Written by: Paul Thompson
Primary Source: Thornapple CSA
I’m sure that everyone is wondering what I’ve been reading these days. [Well actually I’m being facetious. I don’t for a minute think that anyone woke up on a February morning thinking to themselves, “Gosh! It’s bothering me that I haven’t the foggiest notion what Paul Thompson has been reading of late.” But it’s a way to get things rolling and in fact I’m not really going to blog about all the stuff I’ve actually been reading, in any case. Now pretend that we didn’t even go down this wormhole and that you’re sitting there in front of your screen saying to yourself, “Yeah! What have you been reading, Paul?” and I’ll just continue on with the blog as if this never happened.]
Well I’ve been reading a book by Andrew Zolli and Ann Marie Healy called Resilience. Before I start knocking it (and that, after all, is the main reason that I would bring up anything I’d been reading in the Thornapple Blog) let me say that this is a very good book. Zolli and Healy use the idea of resilience as a pretence for stringing together stories about work being done by scientists and innovators in a number of diverse fields. I read a lot of books like this. I think of James Gleick as the master of this genre. His 1987 book Chaos is the archetype. On the one hand, it’s science journalism at its best. Short vignettes on individual scientists, heavy on character study and biographical detail, provide a narrative frame for conveying the scientific concepts that are central to their work. On the other hand, Gleick’s strategy of border crossing allows him to build bridges across scientific domains that seldom intersect. This allows him to achieve a synthetic vision of thresholds and cultural momentum that transcends the work of the individual scientists he surveys. Zolli and Healy are doing a pretty good job of that, too.
These books are pretty easy to read compared to the other stuff I’m reading but not blogging about. I read them because I imagine junior executives who have been upgraded to first class on coast-to-coast trips reading them, and I want to check the temperature of the water they are swimming in. Not that I would be familiar with more than a fraction of the scientific work being covered: I learn something, too. So I’m enjoying and learning from Resilience, which has pretty much been strung together by following up on the way that the word ‘resilience’ is being deployed in a number of very different scientific contexts. My context has been the work of ecologist Buzz Holling, who has been studying the way that ecosystems do (and do not) recover from catastrophic challenges and persistent insults. (And by the way, for Lansing locals, I’ll plug the upcoming visit of Carl Folke from the Stockholm Resilience Institute. Dr. Folke will be speaking on Feb. 25.) But Zolli and Healy include work on people who are resilient in the sense that they seem to function well in the face of personal catastrophes. It is a provocative synthesis.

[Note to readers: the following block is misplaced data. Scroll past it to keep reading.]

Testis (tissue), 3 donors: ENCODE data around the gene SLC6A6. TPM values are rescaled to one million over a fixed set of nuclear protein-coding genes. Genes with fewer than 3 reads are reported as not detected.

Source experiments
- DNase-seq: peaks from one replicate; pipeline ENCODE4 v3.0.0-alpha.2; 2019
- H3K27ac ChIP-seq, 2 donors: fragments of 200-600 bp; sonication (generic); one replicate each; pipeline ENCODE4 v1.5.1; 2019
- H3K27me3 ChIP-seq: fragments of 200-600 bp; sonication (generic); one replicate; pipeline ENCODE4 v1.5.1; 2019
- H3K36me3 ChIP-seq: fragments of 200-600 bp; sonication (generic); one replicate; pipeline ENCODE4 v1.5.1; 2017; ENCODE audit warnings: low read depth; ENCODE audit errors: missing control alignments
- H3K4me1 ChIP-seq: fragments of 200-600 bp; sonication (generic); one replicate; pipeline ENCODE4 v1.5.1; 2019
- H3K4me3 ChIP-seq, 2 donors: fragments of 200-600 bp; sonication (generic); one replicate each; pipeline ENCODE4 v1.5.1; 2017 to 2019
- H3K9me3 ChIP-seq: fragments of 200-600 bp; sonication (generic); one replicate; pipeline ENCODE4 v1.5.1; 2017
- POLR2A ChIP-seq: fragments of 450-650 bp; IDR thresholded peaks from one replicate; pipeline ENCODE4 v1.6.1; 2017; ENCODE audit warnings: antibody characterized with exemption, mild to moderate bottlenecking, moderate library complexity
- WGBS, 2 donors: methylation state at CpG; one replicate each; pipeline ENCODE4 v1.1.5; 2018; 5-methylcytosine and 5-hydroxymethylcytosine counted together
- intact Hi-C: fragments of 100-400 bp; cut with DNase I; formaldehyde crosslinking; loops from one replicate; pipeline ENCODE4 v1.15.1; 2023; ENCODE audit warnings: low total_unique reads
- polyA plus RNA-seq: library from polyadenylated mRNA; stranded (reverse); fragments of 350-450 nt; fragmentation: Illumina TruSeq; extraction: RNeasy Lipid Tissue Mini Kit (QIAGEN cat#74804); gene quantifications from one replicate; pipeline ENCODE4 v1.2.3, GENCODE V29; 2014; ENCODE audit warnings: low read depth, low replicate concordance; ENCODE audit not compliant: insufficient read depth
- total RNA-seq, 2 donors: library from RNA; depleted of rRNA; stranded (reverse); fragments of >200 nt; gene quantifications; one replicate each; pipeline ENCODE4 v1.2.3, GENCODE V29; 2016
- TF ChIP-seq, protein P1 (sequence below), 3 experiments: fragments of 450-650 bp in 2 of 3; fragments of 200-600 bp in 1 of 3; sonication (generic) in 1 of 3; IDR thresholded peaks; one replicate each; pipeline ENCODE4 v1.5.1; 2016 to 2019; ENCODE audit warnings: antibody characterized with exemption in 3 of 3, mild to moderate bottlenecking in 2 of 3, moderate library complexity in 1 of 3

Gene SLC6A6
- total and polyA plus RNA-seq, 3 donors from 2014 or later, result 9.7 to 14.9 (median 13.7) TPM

BUT (and now you know the gripe is coming) they pissed me off right from the get-go by suggesting that ‘resilience’ is the new new thing, that sustainability is “getting long in the tooth” and that we need to just get over it. Both of my regular readers may recall that it was just about a year ago that I teed off on this thought, arguing that resilience has always been a part of sustainability thinking. Here’s my beef: Zolli and Healy are neglecting the way that “essentially contested concepts”—ideas that cross borders and therefore spark contestation and debate—are crucial to the resilience of our ways of talking, our ways of connecting, and our ways of thinking. And as my friend Bryan Norton has told us, ordinary (as opposed to specialized technical) language is our environment.